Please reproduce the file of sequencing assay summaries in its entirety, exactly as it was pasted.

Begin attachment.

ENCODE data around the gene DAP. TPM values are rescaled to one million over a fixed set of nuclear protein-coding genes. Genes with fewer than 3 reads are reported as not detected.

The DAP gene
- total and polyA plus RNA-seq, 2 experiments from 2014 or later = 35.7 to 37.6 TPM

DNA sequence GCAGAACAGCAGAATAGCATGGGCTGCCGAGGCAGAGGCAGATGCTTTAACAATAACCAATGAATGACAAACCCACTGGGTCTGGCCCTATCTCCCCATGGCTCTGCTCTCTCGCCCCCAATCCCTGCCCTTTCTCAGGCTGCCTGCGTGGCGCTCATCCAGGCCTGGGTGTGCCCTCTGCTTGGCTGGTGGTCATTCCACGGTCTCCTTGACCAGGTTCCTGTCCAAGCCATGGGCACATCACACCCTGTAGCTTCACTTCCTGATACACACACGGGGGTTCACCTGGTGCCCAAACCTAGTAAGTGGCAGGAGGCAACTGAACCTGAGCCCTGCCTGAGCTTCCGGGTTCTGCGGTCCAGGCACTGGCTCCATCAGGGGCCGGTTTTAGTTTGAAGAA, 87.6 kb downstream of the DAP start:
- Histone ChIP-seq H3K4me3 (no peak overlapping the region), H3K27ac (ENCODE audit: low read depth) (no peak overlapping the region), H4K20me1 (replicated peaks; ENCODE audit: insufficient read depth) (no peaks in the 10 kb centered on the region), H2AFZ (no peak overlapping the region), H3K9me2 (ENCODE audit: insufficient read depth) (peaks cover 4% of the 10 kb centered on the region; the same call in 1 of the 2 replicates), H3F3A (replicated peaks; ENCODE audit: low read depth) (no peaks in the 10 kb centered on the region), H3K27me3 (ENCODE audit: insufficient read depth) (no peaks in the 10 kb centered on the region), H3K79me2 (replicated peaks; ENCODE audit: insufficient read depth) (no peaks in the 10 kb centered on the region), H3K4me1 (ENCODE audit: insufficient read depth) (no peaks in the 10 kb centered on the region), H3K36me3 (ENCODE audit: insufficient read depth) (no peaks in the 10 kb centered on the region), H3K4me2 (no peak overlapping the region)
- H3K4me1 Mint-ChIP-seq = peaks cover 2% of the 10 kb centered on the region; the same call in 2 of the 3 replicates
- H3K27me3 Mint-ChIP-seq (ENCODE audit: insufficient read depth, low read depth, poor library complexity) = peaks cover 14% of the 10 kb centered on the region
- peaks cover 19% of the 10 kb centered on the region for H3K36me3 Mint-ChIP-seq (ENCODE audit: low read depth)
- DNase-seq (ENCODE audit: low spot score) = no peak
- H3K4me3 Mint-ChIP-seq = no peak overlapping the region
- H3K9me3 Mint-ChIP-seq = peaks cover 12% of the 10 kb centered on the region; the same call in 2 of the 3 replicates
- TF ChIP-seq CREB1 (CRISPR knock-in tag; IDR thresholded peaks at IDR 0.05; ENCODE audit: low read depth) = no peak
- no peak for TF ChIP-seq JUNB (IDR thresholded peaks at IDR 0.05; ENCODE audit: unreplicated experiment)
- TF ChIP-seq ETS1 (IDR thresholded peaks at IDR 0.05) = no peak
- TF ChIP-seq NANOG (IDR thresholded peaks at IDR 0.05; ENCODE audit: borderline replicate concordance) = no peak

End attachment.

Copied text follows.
ENCODE data around the gene DAP. TPM values are rescaled to one million over a fixed set of nuclear protein-coding genes. Genes with fewer than 3 reads are reported as not detected.

The DAP gene
- total and polyA plus RNA-seq, 2 experiments from 2014 or later = 35.7 to 37.6 TPM

DNA sequence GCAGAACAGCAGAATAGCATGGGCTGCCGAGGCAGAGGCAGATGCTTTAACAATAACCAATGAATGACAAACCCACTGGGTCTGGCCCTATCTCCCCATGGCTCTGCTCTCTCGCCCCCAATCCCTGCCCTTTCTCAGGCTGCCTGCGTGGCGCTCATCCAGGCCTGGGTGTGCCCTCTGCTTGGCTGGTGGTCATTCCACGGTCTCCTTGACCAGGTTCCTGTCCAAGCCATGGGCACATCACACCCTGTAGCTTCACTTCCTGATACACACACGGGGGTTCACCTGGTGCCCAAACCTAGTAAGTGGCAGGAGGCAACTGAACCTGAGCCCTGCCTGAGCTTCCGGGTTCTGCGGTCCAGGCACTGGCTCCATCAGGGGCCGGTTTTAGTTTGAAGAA, 87.6 kb downstream of the DAP start:
- Histone ChIP-seq H3K4me3 (no peak overlapping the region), H3K27ac (ENCODE audit: low read depth) (no peak overlapping the region), H4K20me1 (replicated peaks; ENCODE audit: insufficient read depth) (no peaks in the 10 kb centered on the region), H2AFZ (no peak overlapping the region), H3K9me2 (ENCODE audit: insufficient read depth) (peaks cover 4% of the 10 kb centered on the region; the same call in 1 of the 2 replicates), H3F3A (replicated peaks; ENCODE audit: low read depth) (no peaks in the 10 kb centered on the region), H3K27me3 (ENCODE audit: insufficient read depth) (no peaks in the 10 kb centered on the region), H3K79me2 (replicated peaks; ENCODE audit: insufficient read depth) (no peaks in the 10 kb centered on the region), H3K4me1 (ENCODE audit: insufficient read depth) (no peaks in the 10 kb centered on the region), H3K36me3 (ENCODE audit: insufficient read depth) (no peaks in the 10 kb centered on the region), H3K4me2 (no peak overlapping the region)
- H3K4me1 Mint-ChIP-seq = peaks cover 2% of the 10 kb centered on the region; the same call in 2 of the 3 replicates
- H3K27me3 Mint-ChIP-seq (ENCODE audit: insufficient read depth, low read depth, poor library complexity) = peaks cover 14% of the 10 kb centered on the region
- peaks cover 19% of the 10 kb centered on the region for H3K36me3 Mint-ChIP-seq (ENCODE audit: low read depth)
- DNase-seq (ENCODE audit: low spot score) = no peak
- H3K4me3 Mint-ChIP-seq = no peak overlapping the region
- H3K9me3 Mint-ChIP-seq = peaks cover 12% of the 10 kb centered on the region; the same call in 2 of the 3 replicates
- TF ChIP-seq CREB1 (CRISPR knock-in tag; IDR thresholded peaks at IDR 0.05; ENCODE audit: low read depth) = no peak
- no peak for TF ChIP-seq JUNB (IDR thresholded peaks at IDR 0.05; ENCODE audit: unreplicated experiment)
- TF ChIP-seq ETS1 (IDR thresholded peaks at IDR 0.05) = no peak
- TF ChIP-seq NANOG (IDR thresholded peaks at IDR 0.05; ENCODE audit: borderline replicate concordance) = no peak